Leader

Collapse

Announcement

Collapse
No announcement yet.

New Truck Options?

Collapse
X
 
  • Filter
  • Time
  • Show
Clear All
new posts

  • #16
    Originally posted by ffmedcbk1 View Post
    yes, on some drafting units they have installed priming systems on the outsides of the miv's. this allows priming from the drop tanks while using the pump to nurse to the attack engine. in my opinion you can essentially get the same benefit by using the low-profile strainers with 1.5" connection for jet siphoning.
    Yes a low profile will work as you suggest. It also takes on board water to make it work, not always available. You also do not have the ability to change or add and intake when you are drafting from other than a drop tank.

    Comment


    • #17
      Since time is not on my side I'll just throw something in about the suspension. Knowing Connecticut pretty well (I came from thar) I know its roads can be crappy, to put it mildly. Very similar to our roads up here in Vermont. An air ride suspension will make SUCH a difference in your ride quality.

      At my place of work all of our new trucks (Both single rear and tandem axel rigs) are being equiped with the Hendrixson air ride suspension systems. Going from a truck with springs in the back, to one with air ride is like night and day. The load isn't tossed and bumped around nearly as much, and it saves the frame and body from being beaten on constantly.

      For fire apparatus, I'm sure they would have the same effect. I wish our tanker had an air ride suspension, it would make my spine hurt less once I get back to the station.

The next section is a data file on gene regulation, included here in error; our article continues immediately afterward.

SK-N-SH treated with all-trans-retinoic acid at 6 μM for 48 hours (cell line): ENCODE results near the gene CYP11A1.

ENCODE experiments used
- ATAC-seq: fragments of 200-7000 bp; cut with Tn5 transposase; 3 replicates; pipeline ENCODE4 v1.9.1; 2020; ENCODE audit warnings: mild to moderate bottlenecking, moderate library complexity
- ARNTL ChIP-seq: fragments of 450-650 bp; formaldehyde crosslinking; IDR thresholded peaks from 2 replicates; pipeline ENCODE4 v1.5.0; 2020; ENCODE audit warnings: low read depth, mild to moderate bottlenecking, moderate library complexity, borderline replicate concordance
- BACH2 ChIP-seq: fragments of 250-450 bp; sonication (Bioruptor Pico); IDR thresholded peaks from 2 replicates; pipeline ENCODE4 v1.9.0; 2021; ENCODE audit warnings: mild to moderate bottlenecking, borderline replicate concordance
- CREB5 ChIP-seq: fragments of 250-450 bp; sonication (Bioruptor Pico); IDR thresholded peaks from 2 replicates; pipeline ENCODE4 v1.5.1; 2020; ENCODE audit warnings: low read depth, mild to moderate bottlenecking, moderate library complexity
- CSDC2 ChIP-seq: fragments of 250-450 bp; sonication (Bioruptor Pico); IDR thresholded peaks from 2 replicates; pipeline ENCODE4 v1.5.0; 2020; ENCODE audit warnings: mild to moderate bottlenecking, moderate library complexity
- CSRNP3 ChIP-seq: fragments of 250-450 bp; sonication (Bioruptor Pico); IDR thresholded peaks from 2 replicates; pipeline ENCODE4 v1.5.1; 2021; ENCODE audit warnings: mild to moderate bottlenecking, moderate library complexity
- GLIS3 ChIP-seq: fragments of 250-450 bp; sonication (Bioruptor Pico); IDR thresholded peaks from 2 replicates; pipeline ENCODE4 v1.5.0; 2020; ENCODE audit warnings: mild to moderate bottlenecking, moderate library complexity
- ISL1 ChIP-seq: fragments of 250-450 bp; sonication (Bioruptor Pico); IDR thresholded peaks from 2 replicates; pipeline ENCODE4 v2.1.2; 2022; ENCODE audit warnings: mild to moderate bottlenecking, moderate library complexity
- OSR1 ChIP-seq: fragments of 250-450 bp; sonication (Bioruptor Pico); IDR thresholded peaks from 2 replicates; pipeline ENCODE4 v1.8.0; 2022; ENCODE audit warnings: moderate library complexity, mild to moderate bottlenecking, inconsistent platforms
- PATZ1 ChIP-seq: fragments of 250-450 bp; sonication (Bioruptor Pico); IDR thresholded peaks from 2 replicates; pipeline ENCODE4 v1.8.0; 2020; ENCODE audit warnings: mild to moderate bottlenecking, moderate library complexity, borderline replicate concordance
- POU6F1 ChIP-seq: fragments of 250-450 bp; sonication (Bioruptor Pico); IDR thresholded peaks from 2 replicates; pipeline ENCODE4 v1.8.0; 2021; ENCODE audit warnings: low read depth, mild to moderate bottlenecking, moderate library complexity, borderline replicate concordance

Opinions expressed by myself here are just that, mine. And not that of ANY organization or service I am affiliated with.

      Comment


      • #18
        Stuart:

        Since a lot of people have already commented on your specific questions, I would just offer this word of advice:

        We bought our first "attack" engine-tanker ten years ago, and our second one four years ago. It was fantastic rolling up on the first piece with 2,000-2,500 gallons of water, with another 2,000-2,500 gallons coming in second-due. It was very convenient, and brought a lot of confidence with it.

        About two years ago, we finally realized that these beasts just couldn't go enough places as a primary attack engine. Sure, there are places that they work just fine, but we have a ton of narrow driveways where the big rigs either need to stay on the road, or it takes a lot longer to maneuver them into place (in several cases causing damage to the vehicle, as well). I cannot imagine how the department with that Sutphen pumper-tanker pictured above manages to get into tight spaces.

        We've now switched back to running our 1993 1,000 gallon engine out first, with the stipulation that the second engine must follow within four minutes (thereby sustaining a 250gpm fire flow). The pumper-tankers make very versatile 2nd or 3rd/4th due pieces, and can also stand in for our 1,000 gallon piece when it's out for repair.

        If you're looking for a primary, first-out piece and really want more than 1,000 gallons, I would strongly consider something like this 1,500 gallon piece, albeit with the caveat that your hosebed height will shoot up.

        If 2,000 gallons is really your goal, I would strive for something like this, aiming to minimize all dimensions (rear overhang, front overhang, cab length/pump house/forward compartment dimension). They manage with a 6" bumper, a SMFD cab, a 44" pump house, and 31" front and rear compartment lengths. It should also be noted that they have ladders, suction hose, and dump tank on the outside, so as to provide the most compact rig possible (internal ladders & suction or full-height+full-depth compartments take so much real estate). In this case, I would opt to drop 500 gallons from the tank size (down to 2,000) in order to lower the hosebed floor. Note: I would contact this department first and ask how it rides. Our 192" wheelbase turns like a miracle but gives a ride from hell. Although the Chepachet rig has a 187.5" WB, it may ride a lot better because it has so little weight overhanging the rear axle (and the front axle).
        Last edited by BlitzfireSolo; 04-17-2011, 05:17 PM.

        Comment

        300x600 Ad Unit (In-View)

        Collapse

        Upper 300x250

        Collapse

        Taboola

        Collapse

        Leader

        Collapse
        Working...
        X